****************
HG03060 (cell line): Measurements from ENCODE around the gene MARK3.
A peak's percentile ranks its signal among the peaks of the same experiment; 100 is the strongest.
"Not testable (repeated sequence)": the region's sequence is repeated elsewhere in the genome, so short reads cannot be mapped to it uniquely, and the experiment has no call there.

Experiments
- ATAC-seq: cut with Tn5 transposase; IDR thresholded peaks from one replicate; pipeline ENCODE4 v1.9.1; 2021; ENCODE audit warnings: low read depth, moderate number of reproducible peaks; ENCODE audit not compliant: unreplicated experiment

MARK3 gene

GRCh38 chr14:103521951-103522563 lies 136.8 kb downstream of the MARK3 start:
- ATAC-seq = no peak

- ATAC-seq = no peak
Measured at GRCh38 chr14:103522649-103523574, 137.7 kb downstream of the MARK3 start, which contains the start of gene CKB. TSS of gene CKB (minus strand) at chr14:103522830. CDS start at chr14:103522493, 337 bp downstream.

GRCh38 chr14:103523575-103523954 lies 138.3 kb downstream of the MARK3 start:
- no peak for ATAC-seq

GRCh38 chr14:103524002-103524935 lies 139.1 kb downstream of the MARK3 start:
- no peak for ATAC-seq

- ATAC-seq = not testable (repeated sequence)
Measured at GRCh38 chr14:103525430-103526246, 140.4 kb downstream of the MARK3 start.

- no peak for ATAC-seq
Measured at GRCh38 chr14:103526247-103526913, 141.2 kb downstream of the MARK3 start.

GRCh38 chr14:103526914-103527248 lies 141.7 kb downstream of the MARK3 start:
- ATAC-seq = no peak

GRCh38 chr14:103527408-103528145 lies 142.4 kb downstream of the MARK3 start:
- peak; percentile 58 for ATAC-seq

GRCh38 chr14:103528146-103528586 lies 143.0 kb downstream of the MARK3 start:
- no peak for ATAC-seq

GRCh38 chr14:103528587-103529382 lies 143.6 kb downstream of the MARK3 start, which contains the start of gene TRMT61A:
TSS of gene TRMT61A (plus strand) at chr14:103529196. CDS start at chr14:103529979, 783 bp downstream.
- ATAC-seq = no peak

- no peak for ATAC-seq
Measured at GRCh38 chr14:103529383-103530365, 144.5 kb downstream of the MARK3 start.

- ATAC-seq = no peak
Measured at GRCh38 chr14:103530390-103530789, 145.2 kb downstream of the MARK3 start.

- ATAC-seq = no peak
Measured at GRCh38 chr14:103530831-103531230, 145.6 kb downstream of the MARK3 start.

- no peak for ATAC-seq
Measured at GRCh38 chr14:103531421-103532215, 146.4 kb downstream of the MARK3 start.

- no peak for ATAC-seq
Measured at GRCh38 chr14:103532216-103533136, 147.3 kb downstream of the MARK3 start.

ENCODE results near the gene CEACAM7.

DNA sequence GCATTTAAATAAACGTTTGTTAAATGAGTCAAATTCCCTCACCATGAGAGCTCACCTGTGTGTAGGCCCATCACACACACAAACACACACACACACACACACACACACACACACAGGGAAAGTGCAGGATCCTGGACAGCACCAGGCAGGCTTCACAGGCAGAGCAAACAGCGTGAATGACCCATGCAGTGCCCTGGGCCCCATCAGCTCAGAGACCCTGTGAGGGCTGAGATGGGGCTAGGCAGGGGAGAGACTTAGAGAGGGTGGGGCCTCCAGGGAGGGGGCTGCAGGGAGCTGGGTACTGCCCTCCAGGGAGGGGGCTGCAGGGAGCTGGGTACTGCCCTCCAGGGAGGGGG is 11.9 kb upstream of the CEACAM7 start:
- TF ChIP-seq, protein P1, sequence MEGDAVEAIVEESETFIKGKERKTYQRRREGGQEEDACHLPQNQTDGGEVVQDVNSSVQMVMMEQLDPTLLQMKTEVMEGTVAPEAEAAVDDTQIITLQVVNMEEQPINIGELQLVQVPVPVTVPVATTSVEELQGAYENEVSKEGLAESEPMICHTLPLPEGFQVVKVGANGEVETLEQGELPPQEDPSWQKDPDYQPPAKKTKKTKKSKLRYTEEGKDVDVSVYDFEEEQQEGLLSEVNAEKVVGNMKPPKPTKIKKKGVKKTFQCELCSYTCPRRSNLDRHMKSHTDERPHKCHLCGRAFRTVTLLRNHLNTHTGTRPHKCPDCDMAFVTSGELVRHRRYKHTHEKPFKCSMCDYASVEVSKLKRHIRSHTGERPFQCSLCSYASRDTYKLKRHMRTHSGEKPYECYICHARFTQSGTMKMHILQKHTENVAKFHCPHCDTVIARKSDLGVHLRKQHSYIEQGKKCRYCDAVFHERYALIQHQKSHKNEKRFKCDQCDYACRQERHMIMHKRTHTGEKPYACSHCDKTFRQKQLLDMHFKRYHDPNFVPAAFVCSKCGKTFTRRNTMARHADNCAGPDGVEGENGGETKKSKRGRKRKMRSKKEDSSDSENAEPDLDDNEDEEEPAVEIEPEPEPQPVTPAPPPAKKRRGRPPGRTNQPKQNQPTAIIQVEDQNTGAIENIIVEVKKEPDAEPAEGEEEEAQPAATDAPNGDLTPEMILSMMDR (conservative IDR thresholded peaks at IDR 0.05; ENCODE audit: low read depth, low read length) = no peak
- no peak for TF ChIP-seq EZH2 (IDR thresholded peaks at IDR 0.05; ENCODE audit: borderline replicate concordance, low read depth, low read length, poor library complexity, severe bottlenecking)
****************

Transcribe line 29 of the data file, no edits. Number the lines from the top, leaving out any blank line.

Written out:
Measured at GRCh38 chr14:103529383-103530365, 144.5 kb downstream of the MARK3 start.